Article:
Washington Editor

ROCKVILLE, Md. - The question of whether a biologic is actually a manufacturing process that would be nearly impossible to copy is being tossed around by scientists and industry experts this week in a meeting moderated by the FDA.

While there doesn't appear to be strong opposition to the prospect of follow-on biologics, controversy surrounds potential guidelines for those products and whether preclinical and late-stage clinical studies would be necessary to get them to market. In contrast, pharmaceutical generic makers are required to show equivalence to innovator products, a task that does not require extensive clinical trials. During the past several years, the FDA said it has received numerous inquiries as to how a company can scientifically demonstrate that a protein pharmaceutical product (or follow-on biologic) is similar enough to an approved product to obtain licensure without conducting certain clinical trials. Because of the scientific complexity of protein pharmaceutical products (not including second-generation products), the FDA said it would initiate a dialogue with stakeholders on the issue.

The agency expects to release draft guidance on the subject in the coming year. In the first of a two-day meeting on the proposed products, representatives from the Washington-based Biotechnology Industry Organization and Pharmaceutical Research and Manufacturers of America (PhRMA) warned regulators that protein products are more complex and complicated than small-molecule generic drugs.

"Because a follow-on manufacturer can never exactly duplicate the innovator's process, and because differences in process may result in differences in the protein product and its clinical effects, FDA must continue to apply consistent regulatory standards for all manufacturers, and FDA must insist on receiving the full complement of data necessary to demonstrate safety and effectiveness," Sara Radcliffe, BIO's managing director, scientific and regulatory affairs, told the panel.

A full complement would include all data necessary to demonstrate the safety and effectiveness of the label being claimed, Radcliffe said, adding that all regulatory requirements must be based on sound science. Meanwhile, Caroline Loew, PhRMA's vice president scientific and regulatory affairs, said even a slight difference in manufacturing processes might cause significant differences in the resulting product. No one knows that better than Genentech Inc., of South San Francisco, and partner XOMA Ltd., of Berkeley, Calif., makers of Raptiva (efalizumab, formerly Xanelim), an FDA-approved treatment for chronic moderate to severe plaque psoriasis in adults age 18 or older who are candidates for systemic therapy or phototherapy. (See BioWorld Today, Oct. 29, 2003.)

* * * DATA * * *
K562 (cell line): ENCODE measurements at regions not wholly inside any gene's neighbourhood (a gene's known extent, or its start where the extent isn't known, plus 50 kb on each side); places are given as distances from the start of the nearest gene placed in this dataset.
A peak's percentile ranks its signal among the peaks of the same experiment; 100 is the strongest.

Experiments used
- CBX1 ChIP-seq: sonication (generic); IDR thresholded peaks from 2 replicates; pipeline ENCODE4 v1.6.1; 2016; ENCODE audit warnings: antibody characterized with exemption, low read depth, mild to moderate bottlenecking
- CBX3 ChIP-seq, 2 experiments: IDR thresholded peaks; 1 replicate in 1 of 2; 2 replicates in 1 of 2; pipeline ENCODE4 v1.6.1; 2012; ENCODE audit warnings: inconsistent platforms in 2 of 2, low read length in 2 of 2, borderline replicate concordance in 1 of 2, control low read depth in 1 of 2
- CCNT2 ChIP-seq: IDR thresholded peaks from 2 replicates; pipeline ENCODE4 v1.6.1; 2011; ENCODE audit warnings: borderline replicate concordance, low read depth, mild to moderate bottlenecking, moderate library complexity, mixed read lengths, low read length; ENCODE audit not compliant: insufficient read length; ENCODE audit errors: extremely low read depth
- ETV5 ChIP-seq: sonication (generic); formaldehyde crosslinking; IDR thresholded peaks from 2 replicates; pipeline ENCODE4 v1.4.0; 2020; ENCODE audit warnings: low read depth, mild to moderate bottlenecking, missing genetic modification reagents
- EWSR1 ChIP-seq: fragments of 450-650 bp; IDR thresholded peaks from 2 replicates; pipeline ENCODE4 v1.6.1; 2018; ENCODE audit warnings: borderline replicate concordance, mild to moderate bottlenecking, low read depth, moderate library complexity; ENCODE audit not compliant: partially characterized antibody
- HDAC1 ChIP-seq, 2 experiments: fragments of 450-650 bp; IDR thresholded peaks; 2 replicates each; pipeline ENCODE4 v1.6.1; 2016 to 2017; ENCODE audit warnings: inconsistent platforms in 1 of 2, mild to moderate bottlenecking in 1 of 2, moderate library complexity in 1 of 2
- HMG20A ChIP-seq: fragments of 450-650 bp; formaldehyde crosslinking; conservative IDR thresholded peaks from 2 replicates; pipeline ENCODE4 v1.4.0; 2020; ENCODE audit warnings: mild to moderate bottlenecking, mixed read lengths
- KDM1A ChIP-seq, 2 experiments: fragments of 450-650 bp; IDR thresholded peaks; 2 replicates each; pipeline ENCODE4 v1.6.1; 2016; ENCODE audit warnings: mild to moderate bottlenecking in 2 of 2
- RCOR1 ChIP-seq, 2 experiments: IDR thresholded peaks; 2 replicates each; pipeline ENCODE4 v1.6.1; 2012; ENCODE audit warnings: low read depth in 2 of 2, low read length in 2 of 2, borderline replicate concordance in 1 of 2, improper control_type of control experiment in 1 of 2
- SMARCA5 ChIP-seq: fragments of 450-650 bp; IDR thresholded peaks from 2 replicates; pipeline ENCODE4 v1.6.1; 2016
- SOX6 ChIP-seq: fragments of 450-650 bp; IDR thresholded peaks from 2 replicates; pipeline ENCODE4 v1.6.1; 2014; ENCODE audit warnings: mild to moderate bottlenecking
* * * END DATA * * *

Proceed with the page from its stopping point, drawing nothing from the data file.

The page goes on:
The partners were well on their way to filing a biologics license application in late 2001 when they transitioned from small-scale to large-scale manufacturing and ran into a problem with differences in materials. The BLA ultimately was delayed when the FDA requested a pharmacokinetic study to confirm the equivalence between materials used for testing and manufacturing. (See BioWorld Today, Oct. 8, 2001.)

"So we conducted another Phase III," Robert Garnick, Genentech's senior vice president, regulatory affairs, quality and compliance, told the panel.

Indeed, John Dingerdissen, vice president of worldwide manufacturing, global biologics supply chain for Malvern, Pa.-based Centocor Inc., a Johnson & Johnson company, said the biologics manufacturing process cannot be fully appreciated without visiting a manufacturing facility. J&J supports follow-on biologics with appropriate FDA guidelines, he said. Generic or potential follow-on makers don't appear to oppose potential FDA guidelines.

Representing Cincinnati-based Duramed Research Inc., Carole Ben-Maimon, company president and chief operating officer, said biogenerics are pharmaceutically therapeutic equivalents of innovator products that can be developed without referencing an innovator's processes, specifications or clinical data. "For established products, therapeutic equivalency can be demonstrated using in vitro studies, clinical outcomes, surrogate markers and pharmacokinetics," Ben-Maimon said. "We do not need proprietary information to create a biogeneric."

She said biogenerics should not require full preclinical and clinical programs because such data supporting the innovator product would be in the public domain.

The FDA is expected to conduct a second meeting on follow-on biologics in January.

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